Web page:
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    Wirelessly posted (BBBold: BlackBerry9000/4.6.0.167 Profile/MIDP-2.0 Configuration/CLDC-1.1 VendorID/102 UP.Link/6.3.0.0.0)

    Fresh prints, 3-8. Prints from notes, 6-12.
     
  16. JBrunner

    JBrunner Moderator Staff Member

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    0 to 10 of the same print. Depends on how things go. I don't really count washing as time in the darkroom
     
  17. jnanian

    jnanian Advertiser

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    sometimes about a print / hour
    and that includes a handful or extras / print ...

    like ian,
    i was taught how to mass-print like a human-mini-lab.
    once you learn how to, it isn't too hard ...

    john
     
  18. Martin Aislabie

    Martin Aislabie Subscriber

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    It takes as long as it takes.

    Personally, I have found that trying to keep a print rate up to some theoretical nominal rate is counter-productive and destroys the fun - it is a hobby after all

    I now work on a single Neg until I am reasonably happy with a print - and then leave it around for a while to see if I still like it after a period from a few days to a couple of weeks.

    Often, I change my mind about how a print should look after it has been around for a while.

    I can repeat this iterative process quite a few times, while others are right first time (but not very often :sad:)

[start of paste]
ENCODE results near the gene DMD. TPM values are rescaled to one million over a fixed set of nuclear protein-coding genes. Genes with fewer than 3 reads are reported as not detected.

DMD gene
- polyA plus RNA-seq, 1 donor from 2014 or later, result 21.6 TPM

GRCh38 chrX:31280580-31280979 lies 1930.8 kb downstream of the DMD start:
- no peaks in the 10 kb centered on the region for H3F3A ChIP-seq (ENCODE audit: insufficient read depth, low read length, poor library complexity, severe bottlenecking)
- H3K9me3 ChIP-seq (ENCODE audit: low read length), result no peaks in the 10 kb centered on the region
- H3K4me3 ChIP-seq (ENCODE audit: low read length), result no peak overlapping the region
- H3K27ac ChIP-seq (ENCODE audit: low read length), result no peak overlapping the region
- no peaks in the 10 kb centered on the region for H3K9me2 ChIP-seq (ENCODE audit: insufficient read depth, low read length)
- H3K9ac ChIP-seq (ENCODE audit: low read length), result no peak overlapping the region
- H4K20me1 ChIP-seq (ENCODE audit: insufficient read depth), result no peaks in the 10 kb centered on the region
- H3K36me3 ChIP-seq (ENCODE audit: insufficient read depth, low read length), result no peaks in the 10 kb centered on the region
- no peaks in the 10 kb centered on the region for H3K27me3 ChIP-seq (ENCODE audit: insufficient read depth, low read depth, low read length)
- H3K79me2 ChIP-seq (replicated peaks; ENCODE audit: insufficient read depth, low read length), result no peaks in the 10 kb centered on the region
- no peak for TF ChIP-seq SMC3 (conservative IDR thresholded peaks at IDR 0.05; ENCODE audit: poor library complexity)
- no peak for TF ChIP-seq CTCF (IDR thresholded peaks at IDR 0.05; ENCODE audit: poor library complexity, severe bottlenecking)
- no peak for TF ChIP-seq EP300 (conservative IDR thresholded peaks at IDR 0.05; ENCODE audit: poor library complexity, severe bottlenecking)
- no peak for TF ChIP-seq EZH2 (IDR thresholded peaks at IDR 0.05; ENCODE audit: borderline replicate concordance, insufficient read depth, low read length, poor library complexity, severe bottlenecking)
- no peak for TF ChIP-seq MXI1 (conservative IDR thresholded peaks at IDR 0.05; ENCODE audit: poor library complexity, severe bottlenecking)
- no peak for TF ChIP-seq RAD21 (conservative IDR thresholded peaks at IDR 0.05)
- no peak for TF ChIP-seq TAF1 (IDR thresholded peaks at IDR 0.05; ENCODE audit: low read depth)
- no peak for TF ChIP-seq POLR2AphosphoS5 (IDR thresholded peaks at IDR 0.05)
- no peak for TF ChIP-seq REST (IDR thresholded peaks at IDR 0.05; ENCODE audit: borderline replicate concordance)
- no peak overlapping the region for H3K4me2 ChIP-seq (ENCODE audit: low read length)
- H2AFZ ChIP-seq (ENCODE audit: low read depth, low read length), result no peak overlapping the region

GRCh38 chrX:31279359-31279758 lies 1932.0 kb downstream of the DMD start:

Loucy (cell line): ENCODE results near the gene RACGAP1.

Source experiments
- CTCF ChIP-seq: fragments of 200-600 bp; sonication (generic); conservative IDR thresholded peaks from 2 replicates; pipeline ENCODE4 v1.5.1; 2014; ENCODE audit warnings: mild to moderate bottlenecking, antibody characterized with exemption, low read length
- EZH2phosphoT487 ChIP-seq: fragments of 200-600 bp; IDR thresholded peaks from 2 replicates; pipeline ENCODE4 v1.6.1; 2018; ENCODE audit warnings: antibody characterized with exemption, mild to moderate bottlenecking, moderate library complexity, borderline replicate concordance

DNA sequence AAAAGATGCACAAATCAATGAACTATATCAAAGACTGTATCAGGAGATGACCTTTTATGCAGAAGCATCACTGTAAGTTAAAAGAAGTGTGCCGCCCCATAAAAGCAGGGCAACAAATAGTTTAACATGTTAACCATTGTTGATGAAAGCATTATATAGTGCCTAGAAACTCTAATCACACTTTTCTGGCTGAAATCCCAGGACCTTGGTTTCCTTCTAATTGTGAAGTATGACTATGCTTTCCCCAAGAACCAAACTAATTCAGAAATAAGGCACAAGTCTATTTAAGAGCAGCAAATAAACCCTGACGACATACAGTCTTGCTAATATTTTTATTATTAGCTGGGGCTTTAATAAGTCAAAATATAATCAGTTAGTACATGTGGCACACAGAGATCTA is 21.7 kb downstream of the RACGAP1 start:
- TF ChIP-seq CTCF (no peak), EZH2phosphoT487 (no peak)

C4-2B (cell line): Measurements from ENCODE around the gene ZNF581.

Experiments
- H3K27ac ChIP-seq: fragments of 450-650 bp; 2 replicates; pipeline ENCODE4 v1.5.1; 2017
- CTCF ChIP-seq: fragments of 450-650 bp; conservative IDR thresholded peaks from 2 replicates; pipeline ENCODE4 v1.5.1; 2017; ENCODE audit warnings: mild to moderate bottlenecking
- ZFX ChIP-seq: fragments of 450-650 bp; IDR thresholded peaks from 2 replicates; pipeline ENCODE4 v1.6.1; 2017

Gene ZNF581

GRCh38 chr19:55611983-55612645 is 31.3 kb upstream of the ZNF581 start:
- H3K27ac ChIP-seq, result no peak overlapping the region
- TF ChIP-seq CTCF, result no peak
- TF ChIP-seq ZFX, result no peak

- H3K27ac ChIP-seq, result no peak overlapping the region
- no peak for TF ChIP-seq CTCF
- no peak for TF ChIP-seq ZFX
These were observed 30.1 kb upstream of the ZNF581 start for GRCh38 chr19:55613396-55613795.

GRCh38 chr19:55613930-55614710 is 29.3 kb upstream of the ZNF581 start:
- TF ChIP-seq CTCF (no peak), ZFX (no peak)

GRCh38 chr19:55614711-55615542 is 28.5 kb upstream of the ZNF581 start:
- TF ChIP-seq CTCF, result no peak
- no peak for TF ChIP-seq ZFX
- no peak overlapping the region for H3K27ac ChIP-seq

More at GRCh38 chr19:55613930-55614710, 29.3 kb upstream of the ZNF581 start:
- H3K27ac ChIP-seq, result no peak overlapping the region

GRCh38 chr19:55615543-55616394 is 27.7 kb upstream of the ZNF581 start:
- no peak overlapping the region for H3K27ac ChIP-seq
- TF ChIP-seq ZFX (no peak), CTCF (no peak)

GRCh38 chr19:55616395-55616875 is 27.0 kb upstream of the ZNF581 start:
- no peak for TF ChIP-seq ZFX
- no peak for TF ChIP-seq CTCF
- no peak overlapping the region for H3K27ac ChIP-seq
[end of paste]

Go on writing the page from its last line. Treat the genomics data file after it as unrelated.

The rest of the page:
Martin
     
  19. wogster

    wogster Member

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    I find that my own mood will often define a print, from the same negative one print will be light and happy, another dark and ominous, yet each is right for the day it's made. I never kept notes on what was the best exposure for a print, because the next time I dealt with it, I might not want that.
     
  20. MattKing

    MattKing Subscriber

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    Do postcards count?

    Every negative is different - even if they are all well exposed and developed.

    As a result, the number per session is always different.

    If the target is prints of a good technical quality (record shots etc.) than the volume can go up considerably, especially when I can leave the darkroom mostly set up over several days of printing.

    You should have seen me go when I used to do colour wedding proofs :smile:.

    Matt
     
  21. rst

    rst Member

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    LOL

    Yes, when it comes to postcards, after an adjustment phase of finding where I want to go (which might be much different from where I wanted to go at the time of capture) I can print 50 postcards in about 2 hours. The last exchange took longer since I sent contact prints. That took me 4-6 hours.

    Usually I get 4-6 lith prints in an evening session of 3-4 hours. These are prints which I feel comfortable to show others.

    Cheers
    Ruediger
     
  22. insertclevername

    insertclevername Member

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    In a 3 to 4 hour session, I can only manage 1 decent 11X14.
     
  23. Tom Stanworth

    Tom Stanworth Member